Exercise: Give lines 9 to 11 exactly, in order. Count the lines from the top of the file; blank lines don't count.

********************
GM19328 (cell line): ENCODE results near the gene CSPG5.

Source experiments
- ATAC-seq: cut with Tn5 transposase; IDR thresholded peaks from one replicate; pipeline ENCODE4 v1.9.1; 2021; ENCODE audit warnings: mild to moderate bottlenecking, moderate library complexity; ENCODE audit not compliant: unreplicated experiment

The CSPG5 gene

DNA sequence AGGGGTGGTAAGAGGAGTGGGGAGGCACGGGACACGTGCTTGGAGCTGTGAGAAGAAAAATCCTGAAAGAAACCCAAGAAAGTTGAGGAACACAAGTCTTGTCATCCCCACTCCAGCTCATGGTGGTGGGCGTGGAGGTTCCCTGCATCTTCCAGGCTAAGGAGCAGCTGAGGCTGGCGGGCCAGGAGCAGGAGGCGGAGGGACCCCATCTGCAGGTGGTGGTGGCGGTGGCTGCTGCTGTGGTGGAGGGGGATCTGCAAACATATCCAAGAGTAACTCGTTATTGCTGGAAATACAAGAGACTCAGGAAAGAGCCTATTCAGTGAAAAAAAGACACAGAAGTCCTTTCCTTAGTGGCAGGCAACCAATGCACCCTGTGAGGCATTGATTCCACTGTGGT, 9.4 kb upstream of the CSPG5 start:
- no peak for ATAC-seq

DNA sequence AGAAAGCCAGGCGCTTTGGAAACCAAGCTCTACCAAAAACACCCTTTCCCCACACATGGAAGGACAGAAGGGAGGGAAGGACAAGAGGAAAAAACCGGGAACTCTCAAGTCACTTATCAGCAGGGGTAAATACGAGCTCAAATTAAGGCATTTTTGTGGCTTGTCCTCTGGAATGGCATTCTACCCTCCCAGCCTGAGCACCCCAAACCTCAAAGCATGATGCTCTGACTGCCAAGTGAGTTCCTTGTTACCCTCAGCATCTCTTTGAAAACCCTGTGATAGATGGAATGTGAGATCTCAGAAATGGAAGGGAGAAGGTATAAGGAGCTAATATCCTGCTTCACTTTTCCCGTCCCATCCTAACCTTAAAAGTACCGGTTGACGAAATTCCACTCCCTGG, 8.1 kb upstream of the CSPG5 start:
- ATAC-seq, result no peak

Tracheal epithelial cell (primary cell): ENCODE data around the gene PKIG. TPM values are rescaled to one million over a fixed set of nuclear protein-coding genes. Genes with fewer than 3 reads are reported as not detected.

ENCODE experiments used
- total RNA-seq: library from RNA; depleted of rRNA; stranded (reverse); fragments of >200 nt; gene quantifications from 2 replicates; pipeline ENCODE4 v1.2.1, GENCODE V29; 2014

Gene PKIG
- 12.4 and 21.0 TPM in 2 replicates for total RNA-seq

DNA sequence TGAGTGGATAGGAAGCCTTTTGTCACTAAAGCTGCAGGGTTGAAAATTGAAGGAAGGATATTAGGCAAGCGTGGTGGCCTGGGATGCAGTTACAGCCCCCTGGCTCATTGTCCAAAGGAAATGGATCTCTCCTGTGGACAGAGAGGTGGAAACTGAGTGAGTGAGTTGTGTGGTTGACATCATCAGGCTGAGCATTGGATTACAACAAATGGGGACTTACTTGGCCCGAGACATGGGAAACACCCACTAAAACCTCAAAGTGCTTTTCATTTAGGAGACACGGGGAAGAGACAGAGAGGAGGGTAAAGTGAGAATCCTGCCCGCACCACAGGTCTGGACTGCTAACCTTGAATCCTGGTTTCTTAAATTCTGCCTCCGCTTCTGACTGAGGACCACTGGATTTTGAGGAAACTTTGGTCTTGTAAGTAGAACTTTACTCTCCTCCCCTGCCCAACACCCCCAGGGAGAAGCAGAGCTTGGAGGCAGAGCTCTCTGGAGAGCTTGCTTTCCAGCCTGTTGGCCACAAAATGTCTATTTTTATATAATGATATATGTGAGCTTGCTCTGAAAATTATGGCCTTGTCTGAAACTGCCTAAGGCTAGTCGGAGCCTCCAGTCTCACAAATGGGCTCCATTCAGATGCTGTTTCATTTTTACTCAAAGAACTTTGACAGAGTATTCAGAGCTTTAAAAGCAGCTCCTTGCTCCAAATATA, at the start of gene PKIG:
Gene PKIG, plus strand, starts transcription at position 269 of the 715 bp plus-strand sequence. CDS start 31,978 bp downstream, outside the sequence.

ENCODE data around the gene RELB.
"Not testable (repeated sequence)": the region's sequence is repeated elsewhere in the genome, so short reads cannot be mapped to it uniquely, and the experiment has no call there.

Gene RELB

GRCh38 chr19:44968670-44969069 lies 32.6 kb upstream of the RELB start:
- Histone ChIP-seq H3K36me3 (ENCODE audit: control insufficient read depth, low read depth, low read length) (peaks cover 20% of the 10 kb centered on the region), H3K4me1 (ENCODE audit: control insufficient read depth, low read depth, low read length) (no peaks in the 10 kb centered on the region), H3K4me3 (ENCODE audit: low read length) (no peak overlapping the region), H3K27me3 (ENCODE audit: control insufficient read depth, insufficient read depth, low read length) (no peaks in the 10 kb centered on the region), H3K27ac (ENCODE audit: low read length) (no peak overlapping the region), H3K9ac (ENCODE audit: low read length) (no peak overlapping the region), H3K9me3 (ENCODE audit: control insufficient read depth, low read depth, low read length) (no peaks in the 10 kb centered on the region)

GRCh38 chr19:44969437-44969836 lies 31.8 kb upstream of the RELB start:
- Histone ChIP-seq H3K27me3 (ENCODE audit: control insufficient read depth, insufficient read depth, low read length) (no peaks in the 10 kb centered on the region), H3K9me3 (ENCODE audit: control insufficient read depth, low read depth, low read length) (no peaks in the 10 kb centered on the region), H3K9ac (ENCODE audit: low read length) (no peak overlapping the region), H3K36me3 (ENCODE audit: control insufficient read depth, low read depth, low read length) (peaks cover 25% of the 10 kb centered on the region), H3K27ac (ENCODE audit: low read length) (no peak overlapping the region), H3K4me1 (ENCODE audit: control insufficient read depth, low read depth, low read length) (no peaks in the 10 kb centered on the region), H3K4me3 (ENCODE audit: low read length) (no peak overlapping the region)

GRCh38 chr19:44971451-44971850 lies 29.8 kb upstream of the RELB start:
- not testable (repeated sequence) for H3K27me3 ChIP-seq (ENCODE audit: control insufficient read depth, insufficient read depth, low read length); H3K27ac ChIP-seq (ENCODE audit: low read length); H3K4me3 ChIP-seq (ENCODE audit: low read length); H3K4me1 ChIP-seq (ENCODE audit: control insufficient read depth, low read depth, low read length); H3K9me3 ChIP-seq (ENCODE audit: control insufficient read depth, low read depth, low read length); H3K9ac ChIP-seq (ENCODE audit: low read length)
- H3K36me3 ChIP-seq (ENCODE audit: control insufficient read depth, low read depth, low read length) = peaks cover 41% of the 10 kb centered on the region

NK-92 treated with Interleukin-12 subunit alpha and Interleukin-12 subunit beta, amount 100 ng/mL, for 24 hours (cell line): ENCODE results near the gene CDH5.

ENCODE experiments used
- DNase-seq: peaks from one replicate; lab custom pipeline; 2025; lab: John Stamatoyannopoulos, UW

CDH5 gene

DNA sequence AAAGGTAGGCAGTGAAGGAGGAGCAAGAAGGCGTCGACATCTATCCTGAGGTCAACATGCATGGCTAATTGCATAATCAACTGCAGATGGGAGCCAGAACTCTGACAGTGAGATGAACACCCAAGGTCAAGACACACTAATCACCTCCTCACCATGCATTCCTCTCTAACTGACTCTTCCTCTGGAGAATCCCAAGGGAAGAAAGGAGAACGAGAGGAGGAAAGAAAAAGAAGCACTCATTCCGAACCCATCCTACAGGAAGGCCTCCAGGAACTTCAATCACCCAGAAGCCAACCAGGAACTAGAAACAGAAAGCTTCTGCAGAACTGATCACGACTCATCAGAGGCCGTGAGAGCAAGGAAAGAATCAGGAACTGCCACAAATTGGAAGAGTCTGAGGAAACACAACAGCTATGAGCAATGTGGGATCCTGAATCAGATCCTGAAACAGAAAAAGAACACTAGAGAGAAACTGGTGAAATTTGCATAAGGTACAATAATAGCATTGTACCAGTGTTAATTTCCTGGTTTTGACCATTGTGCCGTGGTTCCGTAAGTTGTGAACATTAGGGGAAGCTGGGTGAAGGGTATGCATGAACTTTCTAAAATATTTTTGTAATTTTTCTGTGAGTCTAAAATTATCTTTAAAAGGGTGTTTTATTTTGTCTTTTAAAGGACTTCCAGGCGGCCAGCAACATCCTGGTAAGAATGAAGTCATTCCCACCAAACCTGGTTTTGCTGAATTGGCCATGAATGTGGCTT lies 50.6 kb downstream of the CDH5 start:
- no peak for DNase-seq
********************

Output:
Tracheal epithelial cell (primary cell): ENCODE data around the gene PKIG. TPM values are rescaled to one million over a fixed set of nuclear protein-coding genes. Genes with fewer than 3 reads are reported as not detected.

ENCODE experiments used
- total RNA-seq: library from RNA; depleted of rRNA; stranded (reverse); fragments of >200 nt; gene quantifications from 2 replicates; pipeline ENCODE4 v1.2.1, GENCODE V29; 2014